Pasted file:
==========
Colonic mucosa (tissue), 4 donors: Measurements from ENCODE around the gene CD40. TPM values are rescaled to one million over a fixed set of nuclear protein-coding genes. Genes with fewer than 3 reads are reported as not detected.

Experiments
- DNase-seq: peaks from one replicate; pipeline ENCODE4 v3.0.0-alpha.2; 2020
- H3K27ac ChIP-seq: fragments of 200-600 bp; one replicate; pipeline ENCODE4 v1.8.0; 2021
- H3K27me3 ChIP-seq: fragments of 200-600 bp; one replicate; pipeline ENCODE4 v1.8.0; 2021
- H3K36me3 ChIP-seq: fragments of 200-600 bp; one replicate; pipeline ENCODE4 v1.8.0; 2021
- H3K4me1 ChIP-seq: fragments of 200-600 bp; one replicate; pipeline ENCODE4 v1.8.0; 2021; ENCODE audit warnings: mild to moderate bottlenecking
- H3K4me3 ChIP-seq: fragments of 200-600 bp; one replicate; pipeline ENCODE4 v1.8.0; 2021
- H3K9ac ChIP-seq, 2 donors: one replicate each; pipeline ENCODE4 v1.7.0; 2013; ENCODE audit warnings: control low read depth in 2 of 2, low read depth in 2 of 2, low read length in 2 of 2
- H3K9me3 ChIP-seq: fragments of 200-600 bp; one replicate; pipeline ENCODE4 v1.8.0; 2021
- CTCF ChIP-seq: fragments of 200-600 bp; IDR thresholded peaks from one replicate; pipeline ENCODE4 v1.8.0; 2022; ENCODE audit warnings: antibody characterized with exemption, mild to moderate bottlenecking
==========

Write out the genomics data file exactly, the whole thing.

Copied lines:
Colonic mucosa (tissue), 4 donors: Measurements from ENCODE around the gene CD40. TPM values are rescaled to one million over a fixed set of nuclear protein-coding genes. Genes with fewer than 3 reads are reported as not detected.

Experiments
- DNase-seq: peaks from one replicate; pipeline ENCODE4 v3.0.0-alpha.2; 2020
- H3K27ac ChIP-seq: fragments of 200-600 bp; one replicate; pipeline ENCODE4 v1.8.0; 2021
- H3K27me3 ChIP-seq: fragments of 200-600 bp; one replicate; pipeline ENCODE4 v1.8.0; 2021
- H3K36me3 ChIP-seq: fragments of 200-600 bp; one replicate; pipeline ENCODE4 v1.8.0; 2021
- H3K4me1 ChIP-seq: fragments of 200-600 bp; one replicate; pipeline ENCODE4 v1.8.0; 2021; ENCODE audit warnings: mild to moderate bottlenecking
- H3K4me3 ChIP-seq: fragments of 200-600 bp; one replicate; pipeline ENCODE4 v1.8.0; 2021
- H3K9ac ChIP-seq, 2 donors: one replicate each; pipeline ENCODE4 v1.7.0; 2013; ENCODE audit warnings: control low read depth in 2 of 2, low read depth in 2 of 2, low read length in 2 of 2
- H3K9me3 ChIP-seq: fragments of 200-600 bp; one replicate; pipeline ENCODE4 v1.8.0; 2021
- CTCF ChIP-seq: fragments of 200-600 bp; IDR thresholded peaks from one replicate; pipeline ENCODE4 v1.8.0; 2022; ENCODE audit warnings: antibody characterized with exemption, mild to moderate bottlenecking